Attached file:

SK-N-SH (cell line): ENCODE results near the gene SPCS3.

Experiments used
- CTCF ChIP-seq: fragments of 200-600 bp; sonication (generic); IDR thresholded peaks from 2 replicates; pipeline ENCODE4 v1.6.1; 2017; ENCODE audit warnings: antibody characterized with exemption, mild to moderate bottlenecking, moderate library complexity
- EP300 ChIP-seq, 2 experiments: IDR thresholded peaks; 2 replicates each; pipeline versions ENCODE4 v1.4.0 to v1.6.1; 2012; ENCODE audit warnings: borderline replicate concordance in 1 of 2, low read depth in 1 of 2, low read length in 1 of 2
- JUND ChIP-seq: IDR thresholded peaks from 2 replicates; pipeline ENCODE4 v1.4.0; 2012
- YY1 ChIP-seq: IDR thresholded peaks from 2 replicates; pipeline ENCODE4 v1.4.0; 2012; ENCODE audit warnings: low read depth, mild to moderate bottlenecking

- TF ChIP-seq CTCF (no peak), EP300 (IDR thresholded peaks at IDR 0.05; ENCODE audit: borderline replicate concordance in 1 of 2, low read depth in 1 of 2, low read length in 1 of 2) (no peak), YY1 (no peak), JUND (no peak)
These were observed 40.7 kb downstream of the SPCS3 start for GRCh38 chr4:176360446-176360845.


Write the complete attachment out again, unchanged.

SK-N-SH (cell line): ENCODE results near the gene SPCS3.

Experiments used
- CTCF ChIP-seq: fragments of 200-600 bp; sonication (generic); IDR thresholded peaks from 2 replicates; pipeline ENCODE4 v1.6.1; 2017; ENCODE audit warnings: antibody characterized with exemption, mild to moderate bottlenecking, moderate library complexity
- EP300 ChIP-seq, 2 experiments: IDR thresholded peaks; 2 replicates each; pipeline versions ENCODE4 v1.4.0 to v1.6.1; 2012; ENCODE audit warnings: borderline replicate concordance in 1 of 2, low read depth in 1 of 2, low read length in 1 of 2
- JUND ChIP-seq: IDR thresholded peaks from 2 replicates; pipeline ENCODE4 v1.4.0; 2012
- YY1 ChIP-seq: IDR thresholded peaks from 2 replicates; pipeline ENCODE4 v1.4.0; 2012; ENCODE audit warnings: low read depth, mild to moderate bottlenecking

- TF ChIP-seq CTCF (no peak), EP300 (IDR thresholded peaks at IDR 0.05; ENCODE audit: borderline replicate concordance in 1 of 2, low read depth in 1 of 2, low read length in 1 of 2) (no peak), YY1 (no peak), JUND (no peak)
These were observed 40.7 kb downstream of the SPCS3 start for GRCh38 chr4:176360446-176360845.